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ERIC Number: ED532675
Record Type: Non-Journal
Publication Date: 2005-May
Pages: 6
Abstractor: ERIC
Reference Count: 29
Protecting the Student Interest. High School Reform. Info Brief, Number 41
Laitsch, Dan
Association for Supervision and Curriculum Development
Over the past decade, preschool initiatives, reading reform, and class size reduction efforts have helped focus attention on improving education at the elementary school level. Policy attention has also been paid to middle schools as educators have tried to figure out how best to reach students who are no longer children, but not yet adults. However, in all this activity, improving the high school experience for students has been lost. High school reform efforts have generally taken two related approaches to improvement: a structural approach and a conceptual approach. The structural approach has focused on changing the school structures through which students experience high school. The conceptual approach to high school reform works to revise the content and curriculum that students experience. This approach has focused on two related efforts: reconceptualizing education as an 18+ year continuum and increasing the rigor of the curriculum available to students. High school reforms are based on two important assumptions: the structures of high school frequently get in the way of educating students, and educational content should be more strongly focused on academics, with an emphasis on mathematics, literacy, and science. The fundamental goal of policymakers has become preparing students for the content they are likely to face in postsecondary education--particularly in colleges and universities. This transition to a policy goal of sending all students to college is the culmination of many years of effort to change public perspective, particularly for at-risk students, related to the value and accessibility of postsecondary education. Despite the many positive aspects of strengthening academic instruction and increasing student access to postsecondary education, these policy changes have had a significant negative impact. Research findings suggest that the emphasis on academic achievement and the use of high-stakes barriers to graduation have led to a narrowing of the curriculum and many students' increased disengagement from education, resulting in higher dropout rates and off-the-record push-out of low-performing students.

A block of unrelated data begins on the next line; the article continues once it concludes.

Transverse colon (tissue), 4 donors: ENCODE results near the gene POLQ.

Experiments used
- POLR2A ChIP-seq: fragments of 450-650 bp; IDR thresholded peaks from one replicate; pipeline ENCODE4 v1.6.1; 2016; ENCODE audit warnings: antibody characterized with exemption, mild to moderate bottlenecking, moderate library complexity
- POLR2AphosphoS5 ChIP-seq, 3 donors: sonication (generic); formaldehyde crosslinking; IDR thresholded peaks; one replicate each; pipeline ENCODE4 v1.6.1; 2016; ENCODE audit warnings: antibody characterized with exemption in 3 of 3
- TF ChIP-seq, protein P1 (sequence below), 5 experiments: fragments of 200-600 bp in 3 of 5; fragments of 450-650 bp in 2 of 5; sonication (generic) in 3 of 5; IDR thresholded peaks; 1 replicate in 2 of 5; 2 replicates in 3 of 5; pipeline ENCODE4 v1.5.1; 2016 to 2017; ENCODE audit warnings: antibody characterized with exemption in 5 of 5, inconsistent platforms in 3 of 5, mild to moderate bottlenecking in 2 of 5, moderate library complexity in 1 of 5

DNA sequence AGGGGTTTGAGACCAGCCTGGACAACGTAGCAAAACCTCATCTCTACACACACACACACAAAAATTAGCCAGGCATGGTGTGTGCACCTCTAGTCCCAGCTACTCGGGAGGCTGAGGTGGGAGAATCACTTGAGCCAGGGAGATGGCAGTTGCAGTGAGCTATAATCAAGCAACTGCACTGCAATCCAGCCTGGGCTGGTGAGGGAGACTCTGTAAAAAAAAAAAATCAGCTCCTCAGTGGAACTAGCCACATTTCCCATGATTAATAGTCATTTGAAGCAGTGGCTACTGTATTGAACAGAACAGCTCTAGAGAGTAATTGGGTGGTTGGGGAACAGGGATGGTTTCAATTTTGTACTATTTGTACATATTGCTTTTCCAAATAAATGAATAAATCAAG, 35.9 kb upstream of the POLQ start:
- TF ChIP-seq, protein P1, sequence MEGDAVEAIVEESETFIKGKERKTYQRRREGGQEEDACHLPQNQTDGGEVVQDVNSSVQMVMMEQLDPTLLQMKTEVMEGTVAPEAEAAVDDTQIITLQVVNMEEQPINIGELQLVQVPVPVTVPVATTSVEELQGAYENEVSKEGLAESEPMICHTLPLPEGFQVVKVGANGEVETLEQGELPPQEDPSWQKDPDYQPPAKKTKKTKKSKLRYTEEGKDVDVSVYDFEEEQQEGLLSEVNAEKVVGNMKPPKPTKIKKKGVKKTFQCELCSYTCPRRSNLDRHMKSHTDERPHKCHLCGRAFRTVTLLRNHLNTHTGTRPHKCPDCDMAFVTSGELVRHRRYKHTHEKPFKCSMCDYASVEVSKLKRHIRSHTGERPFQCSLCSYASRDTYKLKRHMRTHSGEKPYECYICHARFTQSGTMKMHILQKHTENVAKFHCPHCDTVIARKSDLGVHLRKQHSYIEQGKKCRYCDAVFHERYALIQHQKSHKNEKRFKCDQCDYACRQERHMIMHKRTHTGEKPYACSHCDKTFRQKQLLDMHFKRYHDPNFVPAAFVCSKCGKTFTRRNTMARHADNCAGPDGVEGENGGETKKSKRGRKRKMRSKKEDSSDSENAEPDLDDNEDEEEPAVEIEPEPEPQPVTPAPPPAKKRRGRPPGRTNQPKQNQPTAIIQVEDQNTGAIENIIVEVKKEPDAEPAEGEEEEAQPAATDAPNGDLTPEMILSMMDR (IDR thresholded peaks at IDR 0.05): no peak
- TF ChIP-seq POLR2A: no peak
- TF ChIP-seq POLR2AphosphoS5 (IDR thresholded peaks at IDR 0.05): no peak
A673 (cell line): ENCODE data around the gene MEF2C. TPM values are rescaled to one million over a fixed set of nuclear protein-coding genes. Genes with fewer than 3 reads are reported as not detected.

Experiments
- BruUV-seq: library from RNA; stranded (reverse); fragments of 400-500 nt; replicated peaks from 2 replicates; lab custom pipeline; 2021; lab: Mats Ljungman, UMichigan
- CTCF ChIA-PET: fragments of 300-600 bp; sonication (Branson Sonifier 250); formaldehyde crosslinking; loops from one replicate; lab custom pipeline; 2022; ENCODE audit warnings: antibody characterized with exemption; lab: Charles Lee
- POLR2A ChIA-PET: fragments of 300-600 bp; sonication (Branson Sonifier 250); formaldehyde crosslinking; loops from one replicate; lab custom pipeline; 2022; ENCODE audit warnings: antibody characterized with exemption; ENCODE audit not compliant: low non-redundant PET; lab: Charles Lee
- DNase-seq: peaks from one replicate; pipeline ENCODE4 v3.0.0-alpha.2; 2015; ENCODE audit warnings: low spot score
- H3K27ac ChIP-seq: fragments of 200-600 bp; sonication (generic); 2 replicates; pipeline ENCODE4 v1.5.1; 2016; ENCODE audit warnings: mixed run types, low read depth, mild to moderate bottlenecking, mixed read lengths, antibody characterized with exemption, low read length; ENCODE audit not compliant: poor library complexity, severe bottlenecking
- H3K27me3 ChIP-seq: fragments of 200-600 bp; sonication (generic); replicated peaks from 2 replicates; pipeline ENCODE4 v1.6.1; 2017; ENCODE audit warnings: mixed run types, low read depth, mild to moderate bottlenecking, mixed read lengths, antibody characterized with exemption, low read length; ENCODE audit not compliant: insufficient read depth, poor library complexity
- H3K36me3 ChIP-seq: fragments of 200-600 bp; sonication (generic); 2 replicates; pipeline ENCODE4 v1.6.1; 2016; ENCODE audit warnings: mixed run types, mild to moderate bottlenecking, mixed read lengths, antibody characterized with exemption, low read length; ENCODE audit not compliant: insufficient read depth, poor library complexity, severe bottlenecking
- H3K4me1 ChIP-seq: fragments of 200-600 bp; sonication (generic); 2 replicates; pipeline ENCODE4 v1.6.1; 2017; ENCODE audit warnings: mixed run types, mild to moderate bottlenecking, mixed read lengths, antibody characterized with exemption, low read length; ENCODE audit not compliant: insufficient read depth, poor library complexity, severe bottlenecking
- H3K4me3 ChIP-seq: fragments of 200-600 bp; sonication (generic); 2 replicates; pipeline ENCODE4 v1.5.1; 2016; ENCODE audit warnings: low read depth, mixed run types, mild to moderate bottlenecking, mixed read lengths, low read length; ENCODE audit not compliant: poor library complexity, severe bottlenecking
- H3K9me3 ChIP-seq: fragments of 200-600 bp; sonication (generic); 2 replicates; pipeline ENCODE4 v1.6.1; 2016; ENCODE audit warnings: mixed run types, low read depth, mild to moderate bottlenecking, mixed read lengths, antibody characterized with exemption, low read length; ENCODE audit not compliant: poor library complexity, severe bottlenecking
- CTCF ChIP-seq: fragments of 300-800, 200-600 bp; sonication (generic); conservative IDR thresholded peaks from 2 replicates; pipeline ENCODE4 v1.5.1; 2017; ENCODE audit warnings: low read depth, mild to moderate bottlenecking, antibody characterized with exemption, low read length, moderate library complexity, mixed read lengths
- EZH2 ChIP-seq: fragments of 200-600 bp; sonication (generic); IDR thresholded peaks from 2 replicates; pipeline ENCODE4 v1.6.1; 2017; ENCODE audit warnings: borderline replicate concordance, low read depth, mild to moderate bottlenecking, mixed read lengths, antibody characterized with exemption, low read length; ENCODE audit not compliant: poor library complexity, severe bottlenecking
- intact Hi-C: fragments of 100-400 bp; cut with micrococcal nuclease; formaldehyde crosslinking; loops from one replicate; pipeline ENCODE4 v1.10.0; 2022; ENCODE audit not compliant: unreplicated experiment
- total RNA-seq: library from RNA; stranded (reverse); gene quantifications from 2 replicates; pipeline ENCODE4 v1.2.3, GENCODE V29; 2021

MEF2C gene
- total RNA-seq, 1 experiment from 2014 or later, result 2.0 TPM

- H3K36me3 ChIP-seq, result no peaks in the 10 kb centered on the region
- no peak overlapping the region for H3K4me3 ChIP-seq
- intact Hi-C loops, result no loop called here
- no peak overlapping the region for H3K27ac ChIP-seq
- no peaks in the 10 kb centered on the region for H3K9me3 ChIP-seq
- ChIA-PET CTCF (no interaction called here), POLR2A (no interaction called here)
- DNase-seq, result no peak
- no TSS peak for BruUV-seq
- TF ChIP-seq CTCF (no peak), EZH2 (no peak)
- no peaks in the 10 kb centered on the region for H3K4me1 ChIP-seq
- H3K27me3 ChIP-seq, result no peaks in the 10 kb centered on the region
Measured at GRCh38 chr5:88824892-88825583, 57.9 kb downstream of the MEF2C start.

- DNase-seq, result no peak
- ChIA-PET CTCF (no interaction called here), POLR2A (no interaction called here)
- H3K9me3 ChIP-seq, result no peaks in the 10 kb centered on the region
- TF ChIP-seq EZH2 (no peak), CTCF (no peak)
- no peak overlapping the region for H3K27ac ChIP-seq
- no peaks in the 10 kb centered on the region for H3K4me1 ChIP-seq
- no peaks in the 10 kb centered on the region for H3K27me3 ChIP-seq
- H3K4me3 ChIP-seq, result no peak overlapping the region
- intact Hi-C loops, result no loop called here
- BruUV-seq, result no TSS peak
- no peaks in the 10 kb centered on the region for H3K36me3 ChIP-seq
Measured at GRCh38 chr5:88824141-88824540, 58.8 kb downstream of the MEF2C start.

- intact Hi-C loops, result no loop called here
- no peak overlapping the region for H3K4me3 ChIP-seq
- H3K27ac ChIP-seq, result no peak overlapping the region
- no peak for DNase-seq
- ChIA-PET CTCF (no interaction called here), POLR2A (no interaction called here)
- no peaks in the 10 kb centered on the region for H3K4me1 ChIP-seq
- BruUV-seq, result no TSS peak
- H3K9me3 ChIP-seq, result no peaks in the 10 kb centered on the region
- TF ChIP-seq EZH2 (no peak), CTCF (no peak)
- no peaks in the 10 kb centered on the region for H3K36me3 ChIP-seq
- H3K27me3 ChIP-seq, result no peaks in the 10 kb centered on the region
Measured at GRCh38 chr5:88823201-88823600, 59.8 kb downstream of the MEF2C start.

Association for Supervision and Curriculum Development. 1703 North Beauregard Street, Alexandria, VA 22311-1714. Tel: 800-933-2723; Tel: 703-578-9600; Fax: 703-575-5400; Web site:
Publication Type: Reports - Descriptive
Education Level: High Schools
Audience: N/A
Language: English
Sponsor: N/A
Authoring Institution: Association for Supervision and Curriculum Development